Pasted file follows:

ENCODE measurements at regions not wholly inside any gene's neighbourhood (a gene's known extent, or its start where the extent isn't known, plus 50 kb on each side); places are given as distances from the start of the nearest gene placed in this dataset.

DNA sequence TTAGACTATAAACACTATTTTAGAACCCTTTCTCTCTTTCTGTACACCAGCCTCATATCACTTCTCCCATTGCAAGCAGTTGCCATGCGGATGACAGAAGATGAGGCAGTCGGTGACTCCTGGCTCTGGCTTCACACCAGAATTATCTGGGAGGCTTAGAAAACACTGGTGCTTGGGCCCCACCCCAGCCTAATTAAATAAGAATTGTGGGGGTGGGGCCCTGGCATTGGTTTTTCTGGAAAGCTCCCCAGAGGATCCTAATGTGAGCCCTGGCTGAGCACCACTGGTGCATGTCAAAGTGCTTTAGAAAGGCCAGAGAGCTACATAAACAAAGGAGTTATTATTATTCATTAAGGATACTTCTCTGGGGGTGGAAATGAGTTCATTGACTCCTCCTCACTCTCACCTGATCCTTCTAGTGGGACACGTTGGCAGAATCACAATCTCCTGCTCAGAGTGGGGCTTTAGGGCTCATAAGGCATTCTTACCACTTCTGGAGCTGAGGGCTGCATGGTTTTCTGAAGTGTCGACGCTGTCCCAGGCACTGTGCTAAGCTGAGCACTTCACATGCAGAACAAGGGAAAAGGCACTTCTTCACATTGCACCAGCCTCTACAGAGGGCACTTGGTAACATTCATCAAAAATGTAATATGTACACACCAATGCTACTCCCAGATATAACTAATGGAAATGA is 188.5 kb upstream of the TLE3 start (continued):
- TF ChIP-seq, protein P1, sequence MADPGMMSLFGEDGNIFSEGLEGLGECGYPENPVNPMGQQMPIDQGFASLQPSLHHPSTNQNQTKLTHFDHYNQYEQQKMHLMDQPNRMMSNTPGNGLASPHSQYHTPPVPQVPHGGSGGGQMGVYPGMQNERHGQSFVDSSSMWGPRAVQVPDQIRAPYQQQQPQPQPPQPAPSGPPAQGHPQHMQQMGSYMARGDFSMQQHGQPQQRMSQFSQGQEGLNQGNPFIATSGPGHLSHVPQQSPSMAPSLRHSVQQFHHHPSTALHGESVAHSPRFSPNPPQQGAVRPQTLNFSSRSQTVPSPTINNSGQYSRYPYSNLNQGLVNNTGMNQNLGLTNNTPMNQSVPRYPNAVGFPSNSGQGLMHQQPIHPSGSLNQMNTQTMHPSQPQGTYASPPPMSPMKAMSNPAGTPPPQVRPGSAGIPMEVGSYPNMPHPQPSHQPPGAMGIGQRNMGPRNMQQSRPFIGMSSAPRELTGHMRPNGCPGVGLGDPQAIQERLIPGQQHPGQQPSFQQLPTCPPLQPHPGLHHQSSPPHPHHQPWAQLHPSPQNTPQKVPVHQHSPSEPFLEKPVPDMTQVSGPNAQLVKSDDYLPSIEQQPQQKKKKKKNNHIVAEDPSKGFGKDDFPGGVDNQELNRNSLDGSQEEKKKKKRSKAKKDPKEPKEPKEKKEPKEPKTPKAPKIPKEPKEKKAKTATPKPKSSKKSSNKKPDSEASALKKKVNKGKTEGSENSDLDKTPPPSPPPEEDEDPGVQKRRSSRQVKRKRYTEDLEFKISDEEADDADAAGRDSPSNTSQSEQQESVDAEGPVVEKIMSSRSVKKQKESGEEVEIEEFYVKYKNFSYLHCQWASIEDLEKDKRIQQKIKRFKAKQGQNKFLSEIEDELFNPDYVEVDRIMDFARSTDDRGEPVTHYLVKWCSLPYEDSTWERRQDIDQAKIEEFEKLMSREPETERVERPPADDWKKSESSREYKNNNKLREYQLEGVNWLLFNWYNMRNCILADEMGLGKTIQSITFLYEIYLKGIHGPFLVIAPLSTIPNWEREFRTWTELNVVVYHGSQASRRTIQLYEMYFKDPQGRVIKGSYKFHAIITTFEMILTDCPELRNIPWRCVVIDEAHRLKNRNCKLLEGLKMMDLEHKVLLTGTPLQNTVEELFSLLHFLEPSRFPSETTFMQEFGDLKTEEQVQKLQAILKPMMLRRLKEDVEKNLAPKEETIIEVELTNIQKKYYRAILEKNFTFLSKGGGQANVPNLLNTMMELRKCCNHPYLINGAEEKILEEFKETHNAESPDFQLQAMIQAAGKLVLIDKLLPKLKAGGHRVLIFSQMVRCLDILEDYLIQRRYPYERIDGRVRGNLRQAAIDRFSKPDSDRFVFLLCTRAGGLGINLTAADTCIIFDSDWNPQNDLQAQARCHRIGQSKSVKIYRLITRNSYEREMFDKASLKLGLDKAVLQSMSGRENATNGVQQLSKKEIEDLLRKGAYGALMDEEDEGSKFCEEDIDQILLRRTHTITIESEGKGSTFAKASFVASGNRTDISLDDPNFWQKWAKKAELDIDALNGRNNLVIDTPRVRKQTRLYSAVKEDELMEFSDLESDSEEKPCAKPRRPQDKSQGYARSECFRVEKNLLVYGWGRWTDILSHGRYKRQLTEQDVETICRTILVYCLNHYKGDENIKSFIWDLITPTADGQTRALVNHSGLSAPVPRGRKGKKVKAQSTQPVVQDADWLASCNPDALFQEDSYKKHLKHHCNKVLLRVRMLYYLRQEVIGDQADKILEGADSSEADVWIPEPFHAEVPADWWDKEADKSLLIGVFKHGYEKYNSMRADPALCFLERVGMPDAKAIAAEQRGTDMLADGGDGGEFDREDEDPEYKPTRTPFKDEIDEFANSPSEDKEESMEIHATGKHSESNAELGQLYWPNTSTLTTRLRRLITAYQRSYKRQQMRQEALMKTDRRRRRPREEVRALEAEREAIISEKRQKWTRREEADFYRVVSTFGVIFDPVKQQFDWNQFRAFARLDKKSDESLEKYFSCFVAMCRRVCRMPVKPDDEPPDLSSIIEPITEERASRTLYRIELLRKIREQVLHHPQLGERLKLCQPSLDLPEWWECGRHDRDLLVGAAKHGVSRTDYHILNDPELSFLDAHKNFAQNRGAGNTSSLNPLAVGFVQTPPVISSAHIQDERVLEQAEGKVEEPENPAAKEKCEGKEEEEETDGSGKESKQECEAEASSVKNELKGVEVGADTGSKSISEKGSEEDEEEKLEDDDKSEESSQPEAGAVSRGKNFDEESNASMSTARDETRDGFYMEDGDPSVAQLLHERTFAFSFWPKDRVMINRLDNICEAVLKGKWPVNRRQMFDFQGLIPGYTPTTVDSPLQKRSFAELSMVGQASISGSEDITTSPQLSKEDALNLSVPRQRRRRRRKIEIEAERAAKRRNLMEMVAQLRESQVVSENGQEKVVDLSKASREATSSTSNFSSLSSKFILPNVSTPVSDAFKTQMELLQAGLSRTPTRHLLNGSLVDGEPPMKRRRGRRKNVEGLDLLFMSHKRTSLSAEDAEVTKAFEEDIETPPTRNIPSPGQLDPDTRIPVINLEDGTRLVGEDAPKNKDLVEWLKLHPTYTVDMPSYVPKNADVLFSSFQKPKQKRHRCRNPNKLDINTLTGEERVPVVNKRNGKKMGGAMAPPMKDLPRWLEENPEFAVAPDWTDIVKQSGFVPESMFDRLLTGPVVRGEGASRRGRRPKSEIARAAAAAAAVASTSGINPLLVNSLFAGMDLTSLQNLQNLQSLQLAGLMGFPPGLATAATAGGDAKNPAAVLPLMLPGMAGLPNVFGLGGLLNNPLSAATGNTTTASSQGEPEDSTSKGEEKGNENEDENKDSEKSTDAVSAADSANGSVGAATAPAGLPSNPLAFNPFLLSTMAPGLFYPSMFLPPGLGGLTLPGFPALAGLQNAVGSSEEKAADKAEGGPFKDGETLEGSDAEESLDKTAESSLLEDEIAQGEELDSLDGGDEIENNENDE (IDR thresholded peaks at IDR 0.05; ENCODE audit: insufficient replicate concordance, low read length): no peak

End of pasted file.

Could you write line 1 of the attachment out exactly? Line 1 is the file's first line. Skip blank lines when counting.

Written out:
ENCODE measurements at regions not wholly inside any gene's neighbourhood (a gene's known extent, or its start where the extent isn't known, plus 50 kb on each side); places are given as distances from the start of the nearest gene placed in this dataset.